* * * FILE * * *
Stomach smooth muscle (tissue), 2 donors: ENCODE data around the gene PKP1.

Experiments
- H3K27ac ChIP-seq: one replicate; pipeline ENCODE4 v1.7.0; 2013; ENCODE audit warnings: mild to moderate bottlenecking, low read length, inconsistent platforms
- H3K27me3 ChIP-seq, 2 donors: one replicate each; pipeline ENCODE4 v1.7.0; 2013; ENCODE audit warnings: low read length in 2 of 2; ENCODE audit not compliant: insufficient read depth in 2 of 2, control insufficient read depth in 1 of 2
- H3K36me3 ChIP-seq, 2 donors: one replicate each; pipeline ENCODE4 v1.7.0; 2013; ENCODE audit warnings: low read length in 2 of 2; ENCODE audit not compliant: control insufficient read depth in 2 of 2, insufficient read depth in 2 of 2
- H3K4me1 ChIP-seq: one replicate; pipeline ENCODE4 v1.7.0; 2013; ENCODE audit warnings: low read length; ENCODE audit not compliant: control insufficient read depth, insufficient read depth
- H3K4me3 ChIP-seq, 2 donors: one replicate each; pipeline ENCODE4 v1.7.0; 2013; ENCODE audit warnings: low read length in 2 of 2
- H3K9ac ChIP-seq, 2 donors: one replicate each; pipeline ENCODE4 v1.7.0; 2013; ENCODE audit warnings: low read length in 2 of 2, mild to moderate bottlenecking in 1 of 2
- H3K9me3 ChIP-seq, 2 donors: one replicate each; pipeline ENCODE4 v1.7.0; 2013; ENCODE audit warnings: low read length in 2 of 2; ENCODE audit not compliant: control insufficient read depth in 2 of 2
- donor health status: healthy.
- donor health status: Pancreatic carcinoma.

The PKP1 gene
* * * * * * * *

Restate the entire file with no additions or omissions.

Stomach smooth muscle (tissue), 2 donors: ENCODE data around the gene PKP1.

Experiments
- H3K27ac ChIP-seq: one replicate; pipeline ENCODE4 v1.7.0; 2013; ENCODE audit warnings: mild to moderate bottlenecking, low read length, inconsistent platforms
- H3K27me3 ChIP-seq, 2 donors: one replicate each; pipeline ENCODE4 v1.7.0; 2013; ENCODE audit warnings: low read length in 2 of 2; ENCODE audit not compliant: insufficient read depth in 2 of 2, control insufficient read depth in 1 of 2
- H3K36me3 ChIP-seq, 2 donors: one replicate each; pipeline ENCODE4 v1.7.0; 2013; ENCODE audit warnings: low read length in 2 of 2; ENCODE audit not compliant: control insufficient read depth in 2 of 2, insufficient read depth in 2 of 2
- H3K4me1 ChIP-seq: one replicate; pipeline ENCODE4 v1.7.0; 2013; ENCODE audit warnings: low read length; ENCODE audit not compliant: control insufficient read depth, insufficient read depth
- H3K4me3 ChIP-seq, 2 donors: one replicate each; pipeline ENCODE4 v1.7.0; 2013; ENCODE audit warnings: low read length in 2 of 2
- H3K9ac ChIP-seq, 2 donors: one replicate each; pipeline ENCODE4 v1.7.0; 2013; ENCODE audit warnings: low read length in 2 of 2, mild to moderate bottlenecking in 1 of 2
- H3K9me3 ChIP-seq, 2 donors: one replicate each; pipeline ENCODE4 v1.7.0; 2013; ENCODE audit warnings: low read length in 2 of 2; ENCODE audit not compliant: control insufficient read depth in 2 of 2
- donor health status: healthy.
- donor health status: Pancreatic carcinoma.

The PKP1 gene